More Tips

By Frank J. Schultz

1. Hydrate, hydrate, hydrate, especially out-of-town guests. 2. Eat a full meal before entering the Colorado Convention Center. 3. If you are planning to wear a pretzel necklace, buy pretzels one week before GABF. Local grocery stores have reported nothing on the shelves the week of GABF. 4. Bring an empty canvas or foldable bag to carry all the swag, including stickers, beer jewelry, free snacks, bottle caps, etc. Big bags are not allowed with strict security. 5. Pick your favorite brewers. There is no way anyone can sample 4,000 brews from 800 breweries. 6. Visit a region you may never get to visit. For example, breweries from Alaska and Maine travel to this annual festival.


October 2019 | Cover Story

Heading to GABF the second By Daniel Langevin time around I like to drink beer, but I wouldn’t consider myself a beer snob. I am one step above Coors Light, meaning I can appreciate a good beer, but I’m not picky. In a pinch, I’ll throw back a Busch Light or Stella Artois, not by choice, but by family circumstance. The first time I went to the GABF®, I had a great time. My father-in-law described it as “a kid in a candy store.” I thought one small ounce here, one small ounce there, it’s going to take a while to get a buzz and it will be a challenge to get drunk. Game on. Looking back, I realize that getting drunk is a foregone conclusion for 90 percent of the people who walk through the door. How you do your drinking, not what you are drinking, is what separates a seasoned veteran from a newbie.

Observations by a GABF veteran

1. Identify your favorite types of brews. Some beer purists and GABF veterans are only Stout or IPA drinkers and that’s fine. Brew enthusiasts review the list and identify who has what and stick to only those brewers and only those types of beers. I recommend following their lead. 2. Make a plan of action with the program. Get a program and identify your top 15 brewers and beers to sample. 3. Ignore distractions. If going with a buddy, ignore their suggestions of “you gotta try this” for as long as possible and don’t get distracted by the mascots, swag, pretty ladies, etc. Don’t worry, the friends and brewers won’t hate you for saying no to their beer. During the first hour, I said no to 90 percent of the brewers and only tasted dark brews. 4. Pretzel and water. Aside from that, good luck and enjoy. Just do your future drunk self a favor and make yourself a snack necklace. Innovative pretzel necklaces will include: sausage, beef jerky, cheese sticks, and pills for a potential migraine. Also, don’t forget an identification bracelet in case you lose your friends.

Asian Americans Stepping into


FAVORITE BEER: Comrade Brewing Superpower IPA. When you bring the beer up to your nose, it’s got a big tropical hop aroma. Pineapple, mango and a hint of pine. The hops come through in a big way in the flavor and malt sweetness is balanced by a light smooth bitterness.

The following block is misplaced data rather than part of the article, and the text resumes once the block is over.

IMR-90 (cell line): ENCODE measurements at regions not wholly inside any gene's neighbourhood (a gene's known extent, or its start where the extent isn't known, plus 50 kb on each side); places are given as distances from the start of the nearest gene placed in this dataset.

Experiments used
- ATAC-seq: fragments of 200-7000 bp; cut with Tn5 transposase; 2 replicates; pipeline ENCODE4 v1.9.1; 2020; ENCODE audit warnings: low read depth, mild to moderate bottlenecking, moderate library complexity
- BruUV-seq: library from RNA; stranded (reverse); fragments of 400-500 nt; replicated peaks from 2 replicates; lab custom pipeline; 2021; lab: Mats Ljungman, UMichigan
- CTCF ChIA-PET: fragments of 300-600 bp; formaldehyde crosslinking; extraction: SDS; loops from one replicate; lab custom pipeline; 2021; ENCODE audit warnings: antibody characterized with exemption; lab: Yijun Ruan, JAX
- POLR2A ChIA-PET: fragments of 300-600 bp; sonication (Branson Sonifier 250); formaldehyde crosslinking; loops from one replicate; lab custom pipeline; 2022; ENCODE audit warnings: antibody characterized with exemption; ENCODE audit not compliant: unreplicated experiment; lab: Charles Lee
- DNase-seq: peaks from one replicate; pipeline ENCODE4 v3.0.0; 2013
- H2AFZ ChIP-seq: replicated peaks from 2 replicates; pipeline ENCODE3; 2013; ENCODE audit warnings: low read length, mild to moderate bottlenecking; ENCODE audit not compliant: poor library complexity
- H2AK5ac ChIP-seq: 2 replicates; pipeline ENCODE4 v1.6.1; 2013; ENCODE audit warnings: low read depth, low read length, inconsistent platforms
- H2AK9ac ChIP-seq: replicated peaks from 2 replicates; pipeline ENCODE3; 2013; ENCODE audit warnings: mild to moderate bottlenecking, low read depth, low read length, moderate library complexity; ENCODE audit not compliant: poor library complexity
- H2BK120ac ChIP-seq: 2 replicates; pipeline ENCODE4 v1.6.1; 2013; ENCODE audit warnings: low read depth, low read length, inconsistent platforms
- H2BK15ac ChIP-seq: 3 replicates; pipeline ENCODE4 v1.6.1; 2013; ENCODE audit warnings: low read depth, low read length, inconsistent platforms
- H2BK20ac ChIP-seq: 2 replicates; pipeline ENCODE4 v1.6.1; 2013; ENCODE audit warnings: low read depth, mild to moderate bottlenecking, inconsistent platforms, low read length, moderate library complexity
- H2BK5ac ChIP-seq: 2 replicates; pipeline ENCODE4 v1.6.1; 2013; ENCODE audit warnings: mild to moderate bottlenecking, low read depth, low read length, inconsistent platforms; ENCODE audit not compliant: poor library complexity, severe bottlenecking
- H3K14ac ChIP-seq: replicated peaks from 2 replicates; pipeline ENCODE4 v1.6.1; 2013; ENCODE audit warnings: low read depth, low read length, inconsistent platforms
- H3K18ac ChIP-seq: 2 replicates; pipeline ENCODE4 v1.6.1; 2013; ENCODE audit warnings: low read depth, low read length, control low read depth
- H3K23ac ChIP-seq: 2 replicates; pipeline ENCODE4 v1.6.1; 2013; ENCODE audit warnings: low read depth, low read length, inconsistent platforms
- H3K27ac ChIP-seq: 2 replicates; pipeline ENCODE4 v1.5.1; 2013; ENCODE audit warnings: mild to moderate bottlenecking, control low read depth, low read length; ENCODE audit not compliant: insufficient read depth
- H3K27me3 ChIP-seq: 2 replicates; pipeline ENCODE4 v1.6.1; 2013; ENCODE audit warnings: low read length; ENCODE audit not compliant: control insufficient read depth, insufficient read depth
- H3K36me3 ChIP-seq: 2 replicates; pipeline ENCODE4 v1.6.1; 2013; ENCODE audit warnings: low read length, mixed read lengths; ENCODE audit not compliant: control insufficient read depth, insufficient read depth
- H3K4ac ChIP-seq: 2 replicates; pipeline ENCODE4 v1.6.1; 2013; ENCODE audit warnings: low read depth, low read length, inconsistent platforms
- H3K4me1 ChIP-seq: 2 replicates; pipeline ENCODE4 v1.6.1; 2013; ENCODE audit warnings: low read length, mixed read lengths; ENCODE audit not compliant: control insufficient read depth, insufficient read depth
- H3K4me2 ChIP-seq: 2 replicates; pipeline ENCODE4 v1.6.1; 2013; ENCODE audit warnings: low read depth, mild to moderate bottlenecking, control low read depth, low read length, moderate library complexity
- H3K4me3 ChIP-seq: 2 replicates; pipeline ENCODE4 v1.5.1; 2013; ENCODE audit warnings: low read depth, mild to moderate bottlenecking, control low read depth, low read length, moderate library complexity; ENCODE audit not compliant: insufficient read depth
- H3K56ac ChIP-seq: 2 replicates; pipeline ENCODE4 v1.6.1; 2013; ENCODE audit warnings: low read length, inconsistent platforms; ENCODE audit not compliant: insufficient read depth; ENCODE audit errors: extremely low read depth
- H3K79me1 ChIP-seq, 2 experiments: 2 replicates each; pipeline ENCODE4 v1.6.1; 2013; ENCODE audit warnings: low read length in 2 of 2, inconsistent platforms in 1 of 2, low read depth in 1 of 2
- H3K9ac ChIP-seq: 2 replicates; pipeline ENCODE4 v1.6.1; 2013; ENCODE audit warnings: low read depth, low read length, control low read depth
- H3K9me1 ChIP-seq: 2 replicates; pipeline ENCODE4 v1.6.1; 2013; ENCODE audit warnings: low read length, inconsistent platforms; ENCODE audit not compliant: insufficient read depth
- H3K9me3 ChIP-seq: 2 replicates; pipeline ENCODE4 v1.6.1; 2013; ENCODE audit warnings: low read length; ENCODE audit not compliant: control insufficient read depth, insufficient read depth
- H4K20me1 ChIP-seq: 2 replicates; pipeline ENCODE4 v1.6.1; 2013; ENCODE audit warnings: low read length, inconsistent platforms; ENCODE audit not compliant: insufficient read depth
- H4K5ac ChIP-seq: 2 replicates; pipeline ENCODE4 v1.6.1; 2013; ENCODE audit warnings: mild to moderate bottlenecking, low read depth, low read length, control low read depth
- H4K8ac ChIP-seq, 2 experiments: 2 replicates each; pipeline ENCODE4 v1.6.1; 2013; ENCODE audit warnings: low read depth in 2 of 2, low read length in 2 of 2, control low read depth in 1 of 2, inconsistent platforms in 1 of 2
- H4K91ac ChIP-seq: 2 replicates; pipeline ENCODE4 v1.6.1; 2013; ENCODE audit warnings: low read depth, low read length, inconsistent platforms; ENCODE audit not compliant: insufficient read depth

Founder, Comrade Brewing Company

REACTION WHEN PEOPLE DRINK THIS BEER: We hear from the drinkers it’s the best IPA in Colorado or their favorite IPA. Even those who say they don’t like IPA, Superpower is great. WHY SET UP COMRADE BREWING IN DENVER? Over the years, working for a couple of breweries in Colorado, I’ve built a lot of relationships and connections. Denver has great water quality and Colorado has a more relaxed brewery regulations for opening a taproom. WHAT MAKES COMRADE STAND OUT: Our commitment to quality and consistency. Winning 3 medals at the Great American Beer Festival® and a gold award at World Beer Cup® in just over 4 years, shows that we can make great beer across numerous styles. We’re also one of the only breweries in Denver that use exclusively US-made brewery tanks and vessels.

Great American Beer Festival® 2018 Bronze Medal Winner 2014 & 2015 Silver Medal Winner Comrade Brewing Company 7667 E Iliff Ave, Denver, CO 80231

Tel: 720-748-0700 |

TRISTAN CHAN Founder of Porch and Marketing Manager of Ratio Beerworks

National Blog |

FAVORITE BEER: It varies depending on the season, but right now I love Live Oak Brewing’s Gold, a German-style Pilsner out of Austin, TX. WHY SET UP PORCHDRINKING.COM IN DENVER? We launched in 2012. I had moved to Colorado to serve with AmeriCorps working for the Boys and Girls Clubs in Fort Collins. We’re paid less than minimum wage to better understand the circumstances of the communities we’re serving, so all I could afford to do was visit breweries like New Belgium and Odell that offered free tasters. It was there that I learned how collaborative and communal this craft beer industry is, and I wanted to give back in the only way I knew how, through storytelling. PERSPECTIVE: I think my perspective as an Asian-American in the beer industry has influenced my approach toward beer coverage. Because there aren’t a ton of Asians in the beer industry, I’ve placed greater importance on giving a voice to those that are underrepresented in beer whether it be women, people of color, LGBTQ, etc. Craft beer was founded on the pillars of inclusiveness and community, so it makes sense for us to strive to make this a more welcoming industry for all. More About Beer | asian avenue magazine


was booming. I also am an avid snowboarder, angler, hiker, kayaker, and camper - so it was a no brainer to call Denver my new home.